Off the pitch, pay parity is a hot topic in women’s soccer.
England’s Lionesses have paused discussions over performance-related bonuses until the Women’s World Cup, which kicked off last month, is over. In South Africa, the entire squad withdrew from their final warm-up match in protest over unequal pay. Days before the tournament began, members of Australia’s team, one of this year’s hosts, released a video criticizing the gender gap in prize-money earnings.
Thousands of miles away, in Bangladesh, women stitching official merchandise for the World Cup face problems of their own. Last year, Equidem, a UK-based human rights organization, spoke to women working in garment factories that sourced for the men’s World Cup in Qatar. They earned below living wages, were forced into unpaid overtime and threatened with job loss when pregnant, among other issues.
Equidem is investigating similar concerns in the garment supply chain for the Women’s World Cup and will publish its findings later this year.
“There is this real emphasis on making sure there’s pay parity for the star players of the Women’s World Cup, [and] promoting the women’s game on equal footing, which is really great,” said Mustafa Qadri, Equidem’s executive director. “But there’s all these people that are away from the cameras and without them, these tournaments are not possible.”
This summer, FIFA — soccer’s governing body and the organizer of the Women’s World Cup — increased the women’s tournament prize money to $110 million, up from just $30 million four years ago (and zero twenty years ago). An improvement, but still far below the $440 million awarded at the men’s World Cup last year. Four times lower, in fact.
“It’s the biggest women’s sporting event in the world. This is a real opportunity,” U.S. soccer star Megan Rapinoe told the Los Angeles Times last month. “It feels like this is a paradigm shift or a moment we’ll look back to and say: ‘Nothing was ever the same after this Women’s World Cup.’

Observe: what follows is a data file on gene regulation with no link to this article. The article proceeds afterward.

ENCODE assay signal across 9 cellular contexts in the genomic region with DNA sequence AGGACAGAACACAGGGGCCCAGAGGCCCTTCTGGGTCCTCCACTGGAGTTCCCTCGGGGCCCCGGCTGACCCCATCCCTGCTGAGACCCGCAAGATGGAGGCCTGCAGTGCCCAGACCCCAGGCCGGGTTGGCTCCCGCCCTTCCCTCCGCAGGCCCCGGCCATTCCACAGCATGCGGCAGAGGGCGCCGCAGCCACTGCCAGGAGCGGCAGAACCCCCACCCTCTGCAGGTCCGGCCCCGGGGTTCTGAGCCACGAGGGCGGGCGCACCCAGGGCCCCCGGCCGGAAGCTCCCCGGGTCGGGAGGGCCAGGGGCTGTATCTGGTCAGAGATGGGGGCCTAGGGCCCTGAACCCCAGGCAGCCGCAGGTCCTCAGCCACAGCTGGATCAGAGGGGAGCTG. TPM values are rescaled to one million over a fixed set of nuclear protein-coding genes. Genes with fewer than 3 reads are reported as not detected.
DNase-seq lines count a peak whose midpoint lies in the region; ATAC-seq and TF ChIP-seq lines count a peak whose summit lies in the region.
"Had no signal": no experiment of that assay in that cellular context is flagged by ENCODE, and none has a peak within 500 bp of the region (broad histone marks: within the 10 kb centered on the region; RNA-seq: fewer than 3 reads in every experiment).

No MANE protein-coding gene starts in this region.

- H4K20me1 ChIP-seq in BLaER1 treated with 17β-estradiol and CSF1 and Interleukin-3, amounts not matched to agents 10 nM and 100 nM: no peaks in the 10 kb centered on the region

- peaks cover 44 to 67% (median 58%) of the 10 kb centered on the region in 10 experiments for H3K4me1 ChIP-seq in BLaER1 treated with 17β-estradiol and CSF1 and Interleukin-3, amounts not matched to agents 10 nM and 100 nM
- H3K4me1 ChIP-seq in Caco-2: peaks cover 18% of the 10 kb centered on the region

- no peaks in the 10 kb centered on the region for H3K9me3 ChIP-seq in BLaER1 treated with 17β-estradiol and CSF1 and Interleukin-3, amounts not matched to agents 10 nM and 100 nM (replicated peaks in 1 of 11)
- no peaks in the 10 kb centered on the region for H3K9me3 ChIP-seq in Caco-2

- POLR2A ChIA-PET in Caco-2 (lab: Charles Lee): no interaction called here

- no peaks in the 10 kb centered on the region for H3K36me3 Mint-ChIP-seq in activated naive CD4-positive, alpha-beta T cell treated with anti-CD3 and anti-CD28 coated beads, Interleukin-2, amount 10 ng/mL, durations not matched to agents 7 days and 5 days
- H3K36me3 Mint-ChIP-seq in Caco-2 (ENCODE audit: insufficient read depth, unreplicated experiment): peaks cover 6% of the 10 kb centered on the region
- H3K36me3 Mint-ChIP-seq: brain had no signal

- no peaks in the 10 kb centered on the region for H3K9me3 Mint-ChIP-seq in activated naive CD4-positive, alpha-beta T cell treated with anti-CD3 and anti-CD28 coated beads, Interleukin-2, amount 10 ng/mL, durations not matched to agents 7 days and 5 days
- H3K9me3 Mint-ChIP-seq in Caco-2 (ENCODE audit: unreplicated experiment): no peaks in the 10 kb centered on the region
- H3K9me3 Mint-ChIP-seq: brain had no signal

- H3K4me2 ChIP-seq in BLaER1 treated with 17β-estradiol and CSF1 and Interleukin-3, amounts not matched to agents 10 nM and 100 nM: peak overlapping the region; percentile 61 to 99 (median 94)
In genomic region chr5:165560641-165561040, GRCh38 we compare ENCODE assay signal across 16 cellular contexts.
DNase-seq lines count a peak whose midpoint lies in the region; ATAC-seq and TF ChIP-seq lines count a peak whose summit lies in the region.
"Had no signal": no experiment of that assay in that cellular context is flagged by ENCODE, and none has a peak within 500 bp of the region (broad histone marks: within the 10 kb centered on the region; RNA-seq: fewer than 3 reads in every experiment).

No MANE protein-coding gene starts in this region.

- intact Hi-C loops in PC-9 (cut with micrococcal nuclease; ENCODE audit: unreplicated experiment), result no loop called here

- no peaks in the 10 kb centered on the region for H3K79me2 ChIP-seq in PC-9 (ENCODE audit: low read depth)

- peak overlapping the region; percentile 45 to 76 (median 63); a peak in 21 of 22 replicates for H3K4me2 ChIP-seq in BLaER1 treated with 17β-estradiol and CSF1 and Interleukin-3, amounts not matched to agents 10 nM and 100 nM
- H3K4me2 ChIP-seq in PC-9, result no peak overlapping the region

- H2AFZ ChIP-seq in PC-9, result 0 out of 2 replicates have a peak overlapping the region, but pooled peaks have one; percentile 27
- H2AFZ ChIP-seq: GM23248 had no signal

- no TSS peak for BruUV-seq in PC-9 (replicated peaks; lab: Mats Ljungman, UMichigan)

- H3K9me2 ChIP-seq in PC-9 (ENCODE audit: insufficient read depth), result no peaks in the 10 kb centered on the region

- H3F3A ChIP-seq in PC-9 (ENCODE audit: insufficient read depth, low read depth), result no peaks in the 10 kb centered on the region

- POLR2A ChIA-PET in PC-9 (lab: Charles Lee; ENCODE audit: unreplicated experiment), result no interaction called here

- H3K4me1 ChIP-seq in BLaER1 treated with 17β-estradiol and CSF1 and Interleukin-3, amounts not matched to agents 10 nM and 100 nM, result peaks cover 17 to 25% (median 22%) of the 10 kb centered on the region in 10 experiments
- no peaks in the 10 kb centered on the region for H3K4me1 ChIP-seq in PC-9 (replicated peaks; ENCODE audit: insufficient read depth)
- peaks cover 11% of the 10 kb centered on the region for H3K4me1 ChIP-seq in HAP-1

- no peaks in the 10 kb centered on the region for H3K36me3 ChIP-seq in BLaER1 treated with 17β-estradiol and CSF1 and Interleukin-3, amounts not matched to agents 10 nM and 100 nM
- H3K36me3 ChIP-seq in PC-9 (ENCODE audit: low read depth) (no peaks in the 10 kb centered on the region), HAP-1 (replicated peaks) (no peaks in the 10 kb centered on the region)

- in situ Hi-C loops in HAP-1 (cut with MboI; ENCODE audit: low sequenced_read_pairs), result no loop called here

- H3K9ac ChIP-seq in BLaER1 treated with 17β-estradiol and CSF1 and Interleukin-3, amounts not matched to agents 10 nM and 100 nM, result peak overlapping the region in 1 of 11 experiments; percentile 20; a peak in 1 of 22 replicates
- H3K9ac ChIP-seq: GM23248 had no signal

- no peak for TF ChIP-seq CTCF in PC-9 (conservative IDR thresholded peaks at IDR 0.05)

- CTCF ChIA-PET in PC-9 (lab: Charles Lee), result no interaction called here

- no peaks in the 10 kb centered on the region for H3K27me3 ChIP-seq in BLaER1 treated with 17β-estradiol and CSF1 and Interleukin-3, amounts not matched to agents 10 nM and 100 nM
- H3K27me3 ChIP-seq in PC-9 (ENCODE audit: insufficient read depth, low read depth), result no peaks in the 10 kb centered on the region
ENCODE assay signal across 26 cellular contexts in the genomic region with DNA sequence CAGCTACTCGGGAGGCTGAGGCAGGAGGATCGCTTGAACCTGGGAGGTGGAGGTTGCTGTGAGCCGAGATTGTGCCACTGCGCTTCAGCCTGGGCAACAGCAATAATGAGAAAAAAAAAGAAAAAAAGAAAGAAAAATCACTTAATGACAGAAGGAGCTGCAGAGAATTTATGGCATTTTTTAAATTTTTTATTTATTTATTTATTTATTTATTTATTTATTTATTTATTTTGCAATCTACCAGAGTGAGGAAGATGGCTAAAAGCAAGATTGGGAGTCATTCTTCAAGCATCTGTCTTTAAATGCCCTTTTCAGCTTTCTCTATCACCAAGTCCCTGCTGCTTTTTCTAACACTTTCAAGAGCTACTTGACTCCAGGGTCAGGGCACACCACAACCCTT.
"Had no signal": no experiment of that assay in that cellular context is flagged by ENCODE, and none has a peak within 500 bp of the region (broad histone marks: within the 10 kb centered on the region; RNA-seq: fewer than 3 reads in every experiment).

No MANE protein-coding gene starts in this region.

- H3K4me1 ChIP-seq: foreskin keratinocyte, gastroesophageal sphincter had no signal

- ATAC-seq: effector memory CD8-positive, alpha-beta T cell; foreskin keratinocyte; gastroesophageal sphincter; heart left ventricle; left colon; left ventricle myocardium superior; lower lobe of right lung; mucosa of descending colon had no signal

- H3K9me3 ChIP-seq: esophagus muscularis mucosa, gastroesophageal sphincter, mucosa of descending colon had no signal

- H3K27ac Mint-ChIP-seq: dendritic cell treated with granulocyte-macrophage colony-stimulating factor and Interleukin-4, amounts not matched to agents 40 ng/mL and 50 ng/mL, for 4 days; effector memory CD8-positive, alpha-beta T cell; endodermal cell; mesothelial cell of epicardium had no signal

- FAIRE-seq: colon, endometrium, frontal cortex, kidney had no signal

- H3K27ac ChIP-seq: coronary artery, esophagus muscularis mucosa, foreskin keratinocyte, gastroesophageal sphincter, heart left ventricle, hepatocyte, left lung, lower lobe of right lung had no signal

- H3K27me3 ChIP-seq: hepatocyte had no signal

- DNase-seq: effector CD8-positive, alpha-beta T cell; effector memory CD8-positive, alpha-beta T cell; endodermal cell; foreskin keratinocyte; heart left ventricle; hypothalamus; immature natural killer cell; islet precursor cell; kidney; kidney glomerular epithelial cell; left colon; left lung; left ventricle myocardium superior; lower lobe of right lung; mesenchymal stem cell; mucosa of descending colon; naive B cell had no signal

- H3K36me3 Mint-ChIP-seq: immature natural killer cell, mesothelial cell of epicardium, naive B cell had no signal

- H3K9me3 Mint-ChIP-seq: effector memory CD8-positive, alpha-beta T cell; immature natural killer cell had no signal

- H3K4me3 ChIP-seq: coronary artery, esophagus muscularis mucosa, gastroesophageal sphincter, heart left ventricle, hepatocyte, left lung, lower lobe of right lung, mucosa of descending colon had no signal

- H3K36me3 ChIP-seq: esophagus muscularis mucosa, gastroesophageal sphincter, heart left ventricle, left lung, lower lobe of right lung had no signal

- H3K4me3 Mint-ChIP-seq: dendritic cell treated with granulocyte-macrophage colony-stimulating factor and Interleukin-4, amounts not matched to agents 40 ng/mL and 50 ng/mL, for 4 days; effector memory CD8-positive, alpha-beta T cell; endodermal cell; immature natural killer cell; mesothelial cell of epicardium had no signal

Yet Equidem’s findings fit a pattern of abuse and exploitation uncovered in other FIFA contracts and supply chains by the organization as well as in the wider media. While the plight of the tens of thousands of men who helped build Qatar’s World Cup dream was widely documented in the lead up to the tournament last year, I also reported on the less-known issues facing migrant women working in Qatar’s hotels, including sexual harassment and verbal abuse.
“When it comes to other aspects of [FIFA’s] business operation — the kind of grass they grow on their fields and the kinds of balls they use — they’re very precise and those are very complex supply chains, too,” said Qadri. “It doesn’t seem to be about capacity, it’s about will.”
On the field, players are watching their hard-fought battles slowly gain traction. After a six-year fight, the U.S. women’s national team, who were the favorites to win this year’s tournament before their exit in a dramatic penalty shootout, will now be paid the same rate for games and tournament victories as the men’s team. Both male and female players will also share World Cup prize money equally – an unprecedented move in soccer history.
Globally, at least a third of the teams in the Women’s World Cup are in disputes with the soccer governing institutions in their countries over pay, working conditions or mismanagement.
With this tournament the largest in history, and expected to set record viewership figures worldwide, women are using the moment to spotlight their concerns — for themselves and those following in their footsteps. But as FIFA continues to voice its support for women World Cup players, it should be doing the same for those in its supply chain, said Qadri.
“FIFA has this leverage that’s very unique…it needs to use it.”